Unformatted text preview: ntive justification. Now suppose the probability of treatment changes discontinuously at a threshold,
but not from 0 to 1. This is a situation for applying FRD. The “fuzziness” in FRD comes from the change in probability of treatment, not
fuzziness about the threshold For example, decision to offer a scholarship based on: Continuous measure of academic ability (e.g., GRE) exceeds given cutoff, and Subjective information (e.g., recommendation letters) observed only by the
evaluator FRD is like a random experiment with noncompliers noshows: treatment group members who do not receive treatment, and crossovers: control group members who do receive treatment In sharp RD designs, the jump in the outcome at the cutoff is the estimate of the
causal impact of the treatment Fortin – Econ 560 Lecture 0 In a FRD design, the jump in the outcome is divided by the jump in the probability
of treatment at the cutoff to produce a local Wald estimate (equivalent to a local IV
estimate) of the causal impact
lim ↓ [  = ] − lim ↑ [  = ]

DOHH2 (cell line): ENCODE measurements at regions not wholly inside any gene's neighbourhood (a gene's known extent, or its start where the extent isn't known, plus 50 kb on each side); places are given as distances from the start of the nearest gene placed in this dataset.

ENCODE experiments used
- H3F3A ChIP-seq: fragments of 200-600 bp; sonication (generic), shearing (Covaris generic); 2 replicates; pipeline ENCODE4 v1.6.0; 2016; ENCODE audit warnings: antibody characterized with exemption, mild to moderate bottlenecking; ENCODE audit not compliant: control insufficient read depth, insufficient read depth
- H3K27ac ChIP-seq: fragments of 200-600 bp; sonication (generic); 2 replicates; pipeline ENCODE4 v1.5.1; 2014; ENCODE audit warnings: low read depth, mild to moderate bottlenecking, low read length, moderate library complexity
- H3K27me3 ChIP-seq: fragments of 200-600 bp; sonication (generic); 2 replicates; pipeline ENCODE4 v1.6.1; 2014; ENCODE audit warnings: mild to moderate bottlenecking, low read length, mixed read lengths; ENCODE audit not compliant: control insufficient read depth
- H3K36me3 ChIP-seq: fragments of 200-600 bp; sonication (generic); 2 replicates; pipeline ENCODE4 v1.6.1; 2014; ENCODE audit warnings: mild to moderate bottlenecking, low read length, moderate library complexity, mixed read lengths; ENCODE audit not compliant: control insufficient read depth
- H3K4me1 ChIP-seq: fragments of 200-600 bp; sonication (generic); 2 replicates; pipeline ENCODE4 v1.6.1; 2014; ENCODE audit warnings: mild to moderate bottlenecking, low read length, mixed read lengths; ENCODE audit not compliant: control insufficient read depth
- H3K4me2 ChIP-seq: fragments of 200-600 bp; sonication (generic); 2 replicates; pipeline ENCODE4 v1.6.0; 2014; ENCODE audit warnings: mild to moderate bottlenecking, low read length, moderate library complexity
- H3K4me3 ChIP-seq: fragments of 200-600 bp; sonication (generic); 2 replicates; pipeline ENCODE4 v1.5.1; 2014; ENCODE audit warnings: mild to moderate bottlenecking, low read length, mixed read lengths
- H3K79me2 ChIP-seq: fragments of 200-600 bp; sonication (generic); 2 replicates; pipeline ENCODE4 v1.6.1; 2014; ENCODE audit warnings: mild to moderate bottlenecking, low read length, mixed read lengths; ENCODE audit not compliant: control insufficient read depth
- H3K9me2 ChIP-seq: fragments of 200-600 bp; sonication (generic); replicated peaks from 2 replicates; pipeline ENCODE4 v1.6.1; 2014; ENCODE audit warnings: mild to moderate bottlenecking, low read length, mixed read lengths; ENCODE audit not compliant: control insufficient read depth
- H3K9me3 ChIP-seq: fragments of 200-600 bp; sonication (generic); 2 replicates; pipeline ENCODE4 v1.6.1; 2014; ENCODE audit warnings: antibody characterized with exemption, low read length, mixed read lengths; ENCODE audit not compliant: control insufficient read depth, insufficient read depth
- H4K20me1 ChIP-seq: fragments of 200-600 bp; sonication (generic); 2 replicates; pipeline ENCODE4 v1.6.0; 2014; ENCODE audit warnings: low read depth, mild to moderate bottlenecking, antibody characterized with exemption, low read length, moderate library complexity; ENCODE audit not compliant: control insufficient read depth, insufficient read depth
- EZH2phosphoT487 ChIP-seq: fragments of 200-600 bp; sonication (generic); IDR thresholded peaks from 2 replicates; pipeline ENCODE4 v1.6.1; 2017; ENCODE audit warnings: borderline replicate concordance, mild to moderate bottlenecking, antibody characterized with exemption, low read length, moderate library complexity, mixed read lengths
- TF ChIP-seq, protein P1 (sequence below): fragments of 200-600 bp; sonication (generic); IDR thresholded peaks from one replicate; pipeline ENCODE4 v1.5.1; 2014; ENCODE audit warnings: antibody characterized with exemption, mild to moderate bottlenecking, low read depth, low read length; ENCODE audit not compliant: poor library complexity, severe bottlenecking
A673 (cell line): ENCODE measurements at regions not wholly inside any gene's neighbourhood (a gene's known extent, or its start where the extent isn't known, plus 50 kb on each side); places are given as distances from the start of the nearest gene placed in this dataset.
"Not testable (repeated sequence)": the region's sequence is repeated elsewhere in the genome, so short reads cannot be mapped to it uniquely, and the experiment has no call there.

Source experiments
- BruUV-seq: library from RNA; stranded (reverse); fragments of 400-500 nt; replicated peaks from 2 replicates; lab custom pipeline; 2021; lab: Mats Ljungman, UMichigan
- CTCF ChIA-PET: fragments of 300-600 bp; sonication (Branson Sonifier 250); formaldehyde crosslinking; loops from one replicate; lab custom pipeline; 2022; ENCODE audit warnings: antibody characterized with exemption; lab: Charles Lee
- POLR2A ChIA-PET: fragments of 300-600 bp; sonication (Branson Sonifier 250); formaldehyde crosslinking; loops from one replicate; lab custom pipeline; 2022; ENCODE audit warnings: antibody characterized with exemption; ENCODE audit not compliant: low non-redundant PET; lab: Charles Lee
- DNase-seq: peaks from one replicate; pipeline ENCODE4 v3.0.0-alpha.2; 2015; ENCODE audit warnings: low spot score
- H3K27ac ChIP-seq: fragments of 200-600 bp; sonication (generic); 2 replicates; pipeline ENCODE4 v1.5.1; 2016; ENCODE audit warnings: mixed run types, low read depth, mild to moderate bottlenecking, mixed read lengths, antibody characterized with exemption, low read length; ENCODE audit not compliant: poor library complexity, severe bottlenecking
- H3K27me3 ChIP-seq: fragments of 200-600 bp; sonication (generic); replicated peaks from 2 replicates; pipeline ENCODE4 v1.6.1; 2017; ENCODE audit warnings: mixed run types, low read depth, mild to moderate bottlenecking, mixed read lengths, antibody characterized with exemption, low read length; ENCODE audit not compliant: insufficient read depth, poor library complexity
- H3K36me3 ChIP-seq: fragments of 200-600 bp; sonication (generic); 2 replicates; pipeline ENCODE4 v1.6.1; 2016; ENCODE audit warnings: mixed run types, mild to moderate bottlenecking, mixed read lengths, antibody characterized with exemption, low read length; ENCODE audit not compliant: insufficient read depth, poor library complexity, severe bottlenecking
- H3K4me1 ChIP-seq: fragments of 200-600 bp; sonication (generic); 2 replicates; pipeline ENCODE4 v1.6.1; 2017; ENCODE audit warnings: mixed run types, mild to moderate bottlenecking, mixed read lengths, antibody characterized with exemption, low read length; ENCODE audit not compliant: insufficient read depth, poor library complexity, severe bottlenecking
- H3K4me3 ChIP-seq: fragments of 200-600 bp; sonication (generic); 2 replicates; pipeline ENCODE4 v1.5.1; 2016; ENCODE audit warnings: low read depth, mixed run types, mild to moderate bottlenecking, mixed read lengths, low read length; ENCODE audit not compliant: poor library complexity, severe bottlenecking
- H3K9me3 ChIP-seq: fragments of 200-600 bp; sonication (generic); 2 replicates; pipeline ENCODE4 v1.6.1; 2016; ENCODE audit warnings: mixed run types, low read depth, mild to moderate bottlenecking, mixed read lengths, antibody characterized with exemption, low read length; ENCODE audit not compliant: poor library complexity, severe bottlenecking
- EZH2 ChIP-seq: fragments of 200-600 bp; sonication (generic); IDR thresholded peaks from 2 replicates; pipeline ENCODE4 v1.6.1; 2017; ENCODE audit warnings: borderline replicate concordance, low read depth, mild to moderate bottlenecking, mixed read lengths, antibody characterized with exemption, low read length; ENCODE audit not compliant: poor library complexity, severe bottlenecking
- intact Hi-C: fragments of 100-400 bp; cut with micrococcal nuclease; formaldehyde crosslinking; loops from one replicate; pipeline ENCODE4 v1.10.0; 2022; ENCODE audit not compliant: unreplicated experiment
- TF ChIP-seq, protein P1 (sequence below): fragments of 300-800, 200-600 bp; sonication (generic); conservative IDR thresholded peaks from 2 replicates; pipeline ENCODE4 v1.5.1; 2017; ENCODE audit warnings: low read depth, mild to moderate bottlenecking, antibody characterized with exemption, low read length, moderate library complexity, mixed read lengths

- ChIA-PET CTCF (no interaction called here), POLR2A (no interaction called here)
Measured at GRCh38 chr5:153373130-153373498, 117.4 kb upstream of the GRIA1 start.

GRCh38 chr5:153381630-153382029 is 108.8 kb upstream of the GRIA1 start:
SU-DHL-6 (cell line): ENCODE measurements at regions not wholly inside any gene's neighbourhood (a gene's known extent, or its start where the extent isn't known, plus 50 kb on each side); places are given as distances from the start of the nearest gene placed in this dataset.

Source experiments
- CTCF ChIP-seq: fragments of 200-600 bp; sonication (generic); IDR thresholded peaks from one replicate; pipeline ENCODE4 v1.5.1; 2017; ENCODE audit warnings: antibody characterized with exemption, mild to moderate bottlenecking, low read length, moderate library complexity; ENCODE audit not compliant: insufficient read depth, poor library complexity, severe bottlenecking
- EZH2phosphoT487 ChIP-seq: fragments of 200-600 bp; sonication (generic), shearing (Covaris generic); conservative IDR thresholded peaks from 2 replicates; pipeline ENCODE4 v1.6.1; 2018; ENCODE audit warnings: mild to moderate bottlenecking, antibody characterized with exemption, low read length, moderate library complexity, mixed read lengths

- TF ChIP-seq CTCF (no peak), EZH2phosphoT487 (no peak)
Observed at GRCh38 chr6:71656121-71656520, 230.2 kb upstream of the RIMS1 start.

lim ↓ [  = ] − lim ↑ [  = ]
= [ (1) − (0)unit i is a complier and = ]
= where “compliers” are units that receive the treatment when they satisfy the cutoff
rule ( ≥ ), but would not otherwise receive it. The effect of interest as the ratio of the “reduced form” discontinuity in the relation
between Y and X to the “firststage” discontinuity in the relation between D and X. The important point to remember is that fuzzy RD is numerically equivalent (and
conceptually similar) to IV and can also be estimated by 2SLS. An additional graph is needed when doing FRD: probability of treatment by
assignment variable should show a discontinuous probability at the threshold. Fortin – Econ 560 Lecture 0 There are three general types of threats to an RD design
1. Other variables change discontinuously at the cutoff For example, 18th birthday marks a discontinuous change in eligibility to vote,
but also eligibility for draft, sentencing as an adult, and lots of other things,
which may or may not be relevant depending on the outcome in question Test for jumps in covariates, including pret...
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 Fall '13
 NicoleFortin
 Economics, Econometrics, Linear Regression, Regression Analysis, Fortin

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